Michelin Active Wheel (Source: Michelin)
Active Wheel houses motor, brake, and suspension inside the wheel.
In 1895, Andre and Edouard Michelin, the founding brothers of the Michelin tire group, changed the automotive landscape by adding a tire to the car wheel. Before that, the wheel of a vehicle lacked a tire.
Michelin says that more than a century later it has reinvented the wheel again with a system it calls the Michelin Active Wheel. All essential components to an electric drive train are integrated into the wheel itself.
Inside the Active Wheel resides a brake rotor, brake caliper, suspension components, and the electric drive motor. The electric drive motor produces 30kW of continuous power and vehicles can have Active Wheel’s on both front wheels or on all four wheels of the car. Michelin says that these configuration options allow carmakers to continue making front wheel drive and all wheel drive vehicles.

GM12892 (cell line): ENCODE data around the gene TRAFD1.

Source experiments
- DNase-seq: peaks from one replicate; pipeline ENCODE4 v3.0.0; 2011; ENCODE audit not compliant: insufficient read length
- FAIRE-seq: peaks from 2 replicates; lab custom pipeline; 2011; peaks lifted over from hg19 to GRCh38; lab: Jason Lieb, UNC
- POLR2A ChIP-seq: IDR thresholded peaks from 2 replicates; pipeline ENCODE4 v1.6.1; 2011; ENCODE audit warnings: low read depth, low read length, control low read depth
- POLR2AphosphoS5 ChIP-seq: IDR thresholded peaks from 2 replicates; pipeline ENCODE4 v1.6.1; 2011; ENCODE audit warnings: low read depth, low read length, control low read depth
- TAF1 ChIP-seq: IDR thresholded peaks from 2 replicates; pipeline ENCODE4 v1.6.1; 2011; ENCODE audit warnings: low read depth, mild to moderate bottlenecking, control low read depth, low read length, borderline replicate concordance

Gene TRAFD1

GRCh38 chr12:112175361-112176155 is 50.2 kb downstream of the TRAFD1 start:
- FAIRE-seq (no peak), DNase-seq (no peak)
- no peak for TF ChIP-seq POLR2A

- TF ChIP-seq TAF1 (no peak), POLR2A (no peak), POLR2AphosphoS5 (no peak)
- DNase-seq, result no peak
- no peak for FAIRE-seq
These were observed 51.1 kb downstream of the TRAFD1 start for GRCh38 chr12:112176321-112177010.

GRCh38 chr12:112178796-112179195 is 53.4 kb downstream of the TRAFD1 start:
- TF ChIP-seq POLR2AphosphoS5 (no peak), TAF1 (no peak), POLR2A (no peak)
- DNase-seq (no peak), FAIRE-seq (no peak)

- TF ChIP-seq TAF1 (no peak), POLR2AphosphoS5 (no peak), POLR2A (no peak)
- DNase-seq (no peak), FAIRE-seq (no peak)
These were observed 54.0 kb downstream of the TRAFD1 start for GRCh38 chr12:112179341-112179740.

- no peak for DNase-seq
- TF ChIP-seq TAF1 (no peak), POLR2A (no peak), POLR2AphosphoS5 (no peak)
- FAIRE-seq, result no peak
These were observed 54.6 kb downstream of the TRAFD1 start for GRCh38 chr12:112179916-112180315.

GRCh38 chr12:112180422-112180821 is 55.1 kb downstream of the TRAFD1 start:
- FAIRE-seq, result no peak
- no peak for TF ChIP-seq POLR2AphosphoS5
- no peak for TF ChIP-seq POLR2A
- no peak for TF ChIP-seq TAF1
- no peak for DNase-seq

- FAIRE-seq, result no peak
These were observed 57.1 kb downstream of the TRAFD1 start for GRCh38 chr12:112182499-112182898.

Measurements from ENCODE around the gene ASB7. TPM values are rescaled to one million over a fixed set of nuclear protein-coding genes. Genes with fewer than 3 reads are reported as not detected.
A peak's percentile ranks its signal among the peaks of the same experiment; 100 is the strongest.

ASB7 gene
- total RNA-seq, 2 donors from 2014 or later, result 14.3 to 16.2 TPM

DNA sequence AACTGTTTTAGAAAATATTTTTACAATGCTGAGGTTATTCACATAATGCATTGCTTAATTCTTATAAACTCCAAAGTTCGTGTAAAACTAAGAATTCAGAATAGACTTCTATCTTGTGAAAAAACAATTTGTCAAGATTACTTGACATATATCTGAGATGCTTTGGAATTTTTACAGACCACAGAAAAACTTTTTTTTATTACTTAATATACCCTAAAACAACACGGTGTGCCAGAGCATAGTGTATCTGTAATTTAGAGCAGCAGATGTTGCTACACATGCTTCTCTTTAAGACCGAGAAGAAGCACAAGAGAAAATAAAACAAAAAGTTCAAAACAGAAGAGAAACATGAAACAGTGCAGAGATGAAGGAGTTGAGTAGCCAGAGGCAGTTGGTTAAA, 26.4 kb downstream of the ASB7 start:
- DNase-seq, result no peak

The electric motors can be powered by any electrical source including lithium ion, fuel cells, or supercapacitors. Active Wheel powered vehicles are extremely quiet according to Michelin for the passengers inside the car and pedestrians.
The silence of the system could be an issue in the U.S. though with congress reportedly considering legislation to mandate minimum noise levels so electric vehicles are easier for pedestrians to spot. The suspension system used in the Active Wheel is electrically powered and offers a response rate of 3/1000ths of a second. Michelin says that pitching and rolling motion is automatically corrected.
Two vehicles debuted at the Paris Motor Show that use the Michelin Active Wheel. One of the vehicles is known as the Venturi Volage and uses four of the Active Wheels. The other vehicle is the WILL and uses two Active Wheels in a front drive configuration.
By moving all of the drive, braking, and suspension components into the wheels of the car, designers will have more room inside the car itself to add batteries and passenger space. These wheels could make it easier for designers to develop attractive electric vehicles that are smaller and offer higher performance.